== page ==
Steve Acquah Co-hosts a Buckyball Workshop for Students as Part of the Celebrations Unveiling the Royal Society of Chemistry Chemical Landmark Blue Plaque

Steve Acquah, an adjunct associate research professor of chemistry, the director of GEOSET, and the Digital Media Lab coordinator at the W.E.B. Du Bois Library, co-hosted a workshop for around 200 school children with the physicist, science communicator and television presenter Jonathan Hare at Sussex University in the United Kingdom on June 17. The Buckyball workshop formed part of the events celebrating the unveiling of the Royal Society of Chemistry Chemical Landmark Blue Plaque in honor of the late Nobel Laureate Professor Sir Harold W. Kroto at Sussex University, where he conducted his research. Steve and Jonathan completed their doctorates with Kroto at Sussex University and have run Buckyball workshops for students worldwide.

NEWS Steve Acquah with Buckyball
Steve Acquah holding a model of a Buckyball next to the Harold Kroto RSC Chemical Landmark Blue Plaque.

About Harold Kroto

Sir Harold Kroto received the Nobel Prize for Chemistry in 1996 with Professor Robert F. Curl, Jr., Rice University, and Professor Richard E. Smalley, Rice University, for their discovery of fullerenes. Kroto worked on the laser vaporization of carbon to simulate the chemistry of stars and interstellar space. These experiments led to the discovery of C60 (Buckminsterfullerene, Buckyball), an allotrope of carbon.

“Harold Kroto really loved the Buckyball workshops and had held many of them around the world. He would engage with the students, and enjoyed seeing the spark of excitement in them when they finished building the Buckyball model,” said Acquah. “ It was good to reconnect with former members of the Kroto Research Group and talk about my current chemistry research and work at the Digital Media Lab at UMass Amherst. 3D printing, extended reality and audio/video productions are some of the ways we are continuing to promote science communication.”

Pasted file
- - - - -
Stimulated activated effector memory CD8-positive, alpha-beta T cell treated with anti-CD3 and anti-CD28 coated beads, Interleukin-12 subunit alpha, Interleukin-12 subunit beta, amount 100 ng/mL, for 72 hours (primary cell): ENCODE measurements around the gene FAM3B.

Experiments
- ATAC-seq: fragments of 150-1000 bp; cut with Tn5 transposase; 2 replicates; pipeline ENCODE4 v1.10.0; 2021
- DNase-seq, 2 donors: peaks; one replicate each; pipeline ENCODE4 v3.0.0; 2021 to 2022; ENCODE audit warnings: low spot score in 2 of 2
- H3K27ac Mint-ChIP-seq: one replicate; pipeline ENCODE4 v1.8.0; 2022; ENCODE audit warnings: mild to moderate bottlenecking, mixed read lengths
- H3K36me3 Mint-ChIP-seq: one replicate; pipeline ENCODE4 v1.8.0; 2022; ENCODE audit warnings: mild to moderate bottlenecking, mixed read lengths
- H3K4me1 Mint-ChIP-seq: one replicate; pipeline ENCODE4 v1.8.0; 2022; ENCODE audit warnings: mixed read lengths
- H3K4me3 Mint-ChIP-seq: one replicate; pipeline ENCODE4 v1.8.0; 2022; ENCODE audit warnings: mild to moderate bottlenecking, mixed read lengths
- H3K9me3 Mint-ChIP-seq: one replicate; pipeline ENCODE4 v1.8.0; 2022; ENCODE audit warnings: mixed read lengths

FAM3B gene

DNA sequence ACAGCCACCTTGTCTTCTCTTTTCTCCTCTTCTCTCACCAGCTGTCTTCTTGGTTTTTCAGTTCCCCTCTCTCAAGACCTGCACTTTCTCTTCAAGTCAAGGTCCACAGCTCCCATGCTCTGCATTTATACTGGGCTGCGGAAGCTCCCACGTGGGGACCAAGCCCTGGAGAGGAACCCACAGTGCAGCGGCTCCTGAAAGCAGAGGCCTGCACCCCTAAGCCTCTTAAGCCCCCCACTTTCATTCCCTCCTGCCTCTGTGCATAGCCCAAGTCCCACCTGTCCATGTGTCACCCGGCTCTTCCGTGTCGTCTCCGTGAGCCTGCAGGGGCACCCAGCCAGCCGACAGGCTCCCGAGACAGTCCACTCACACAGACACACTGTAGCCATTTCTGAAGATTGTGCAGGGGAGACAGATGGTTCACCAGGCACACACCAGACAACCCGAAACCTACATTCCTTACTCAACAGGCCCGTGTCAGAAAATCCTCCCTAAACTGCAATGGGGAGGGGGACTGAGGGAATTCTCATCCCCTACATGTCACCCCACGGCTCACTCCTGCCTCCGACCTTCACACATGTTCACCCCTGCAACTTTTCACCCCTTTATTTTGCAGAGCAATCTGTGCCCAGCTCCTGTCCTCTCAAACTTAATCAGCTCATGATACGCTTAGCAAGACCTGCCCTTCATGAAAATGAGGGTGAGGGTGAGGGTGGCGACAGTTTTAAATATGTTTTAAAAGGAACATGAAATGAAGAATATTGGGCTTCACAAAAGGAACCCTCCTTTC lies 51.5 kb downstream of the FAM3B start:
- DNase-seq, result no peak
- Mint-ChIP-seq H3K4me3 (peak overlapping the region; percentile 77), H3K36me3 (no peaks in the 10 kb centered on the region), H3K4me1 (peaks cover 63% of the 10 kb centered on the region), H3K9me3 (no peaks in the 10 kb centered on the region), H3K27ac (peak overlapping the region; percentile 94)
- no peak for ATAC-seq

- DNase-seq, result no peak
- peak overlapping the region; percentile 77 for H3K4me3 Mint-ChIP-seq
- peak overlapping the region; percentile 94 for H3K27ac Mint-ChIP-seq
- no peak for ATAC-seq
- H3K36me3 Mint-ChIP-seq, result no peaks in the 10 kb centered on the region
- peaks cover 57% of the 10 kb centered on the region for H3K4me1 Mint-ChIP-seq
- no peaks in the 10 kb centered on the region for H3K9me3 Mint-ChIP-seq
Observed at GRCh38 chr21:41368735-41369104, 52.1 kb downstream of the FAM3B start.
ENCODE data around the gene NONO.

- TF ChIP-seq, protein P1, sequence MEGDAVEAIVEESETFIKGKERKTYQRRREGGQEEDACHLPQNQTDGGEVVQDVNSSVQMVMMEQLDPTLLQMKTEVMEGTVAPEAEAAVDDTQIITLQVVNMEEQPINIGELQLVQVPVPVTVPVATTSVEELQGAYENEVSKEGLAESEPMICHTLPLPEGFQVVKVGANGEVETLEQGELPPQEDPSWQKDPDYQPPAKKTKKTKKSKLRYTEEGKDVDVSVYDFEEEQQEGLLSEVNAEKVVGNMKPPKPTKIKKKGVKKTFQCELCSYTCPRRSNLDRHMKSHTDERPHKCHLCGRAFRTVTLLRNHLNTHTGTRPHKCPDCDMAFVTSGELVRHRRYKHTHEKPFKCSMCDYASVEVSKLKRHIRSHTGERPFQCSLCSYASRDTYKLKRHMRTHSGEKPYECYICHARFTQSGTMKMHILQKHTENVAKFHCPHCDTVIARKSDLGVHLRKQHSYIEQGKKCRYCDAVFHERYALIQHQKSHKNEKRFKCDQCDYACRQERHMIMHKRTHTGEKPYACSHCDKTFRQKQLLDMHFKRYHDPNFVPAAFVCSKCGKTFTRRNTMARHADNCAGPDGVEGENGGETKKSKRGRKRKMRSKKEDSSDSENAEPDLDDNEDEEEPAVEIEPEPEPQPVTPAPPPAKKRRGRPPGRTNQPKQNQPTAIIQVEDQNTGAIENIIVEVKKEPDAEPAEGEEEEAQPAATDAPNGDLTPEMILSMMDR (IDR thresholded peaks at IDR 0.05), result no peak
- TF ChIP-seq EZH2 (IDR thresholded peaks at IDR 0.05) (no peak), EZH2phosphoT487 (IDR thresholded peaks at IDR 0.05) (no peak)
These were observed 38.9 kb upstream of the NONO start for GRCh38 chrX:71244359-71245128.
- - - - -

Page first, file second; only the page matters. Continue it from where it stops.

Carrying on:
The Royal Society of Chemistry Chemical Landmark Blue Plaque

NEWS Blue plaque

The Blue Plaque was unveiled by Lady Margaret Kroto and her son Stephen with guests including Professor Rachel Mills, Provost of the University of Sussex, Professor Tom Welton, President of the Royal Society of Chemistry, and Lizzie Deane, the Mayor of Brighton and Hove. During the afternoon, former research group students and colleagues talked about their work and memories of Kroto with a showing of the tribute video produced by Steve Acquah after Kroto’s passing.

The Chemical Landmarks Scheme by the Royal Society of Chemistry helps raise awareness of where individuals, teams, and collaborative efforts by members of the chemistry community have contributed significantly to the impact of science.

Global Educational Outreach for Science Engineering and Technology (GEOSET)

Sir Harold Kroto was also known for his contributions to science outreach. He worked with the BBC Education Producer Patric Reams to start the Vega Science Trust in 1994 to communicate science to the public through television. In 2006 he worked with Steve Acquah and Colin Byfleet, a lecturer at Florida State University, to establish the Global Educational Outreach for Science Engineering and Technology (GEOSET) initiative, which took advantage of the internet to provide a free resource of educational videos.

In April, Grace Rogers was announced as the recipient of the 2022 Sir Harold W. Kroto and Steve Acquah GEOSET Award at UMass Amherst. Steve Acquah established the award to continue the late Nobel Laureate’s legacy in research and outreach. It is given each year to a chemistry major who has demonstrated excellence in science communication through digital media.

To learn more about Acquah’s work with Chemistry and the Digital Media Lab, visit: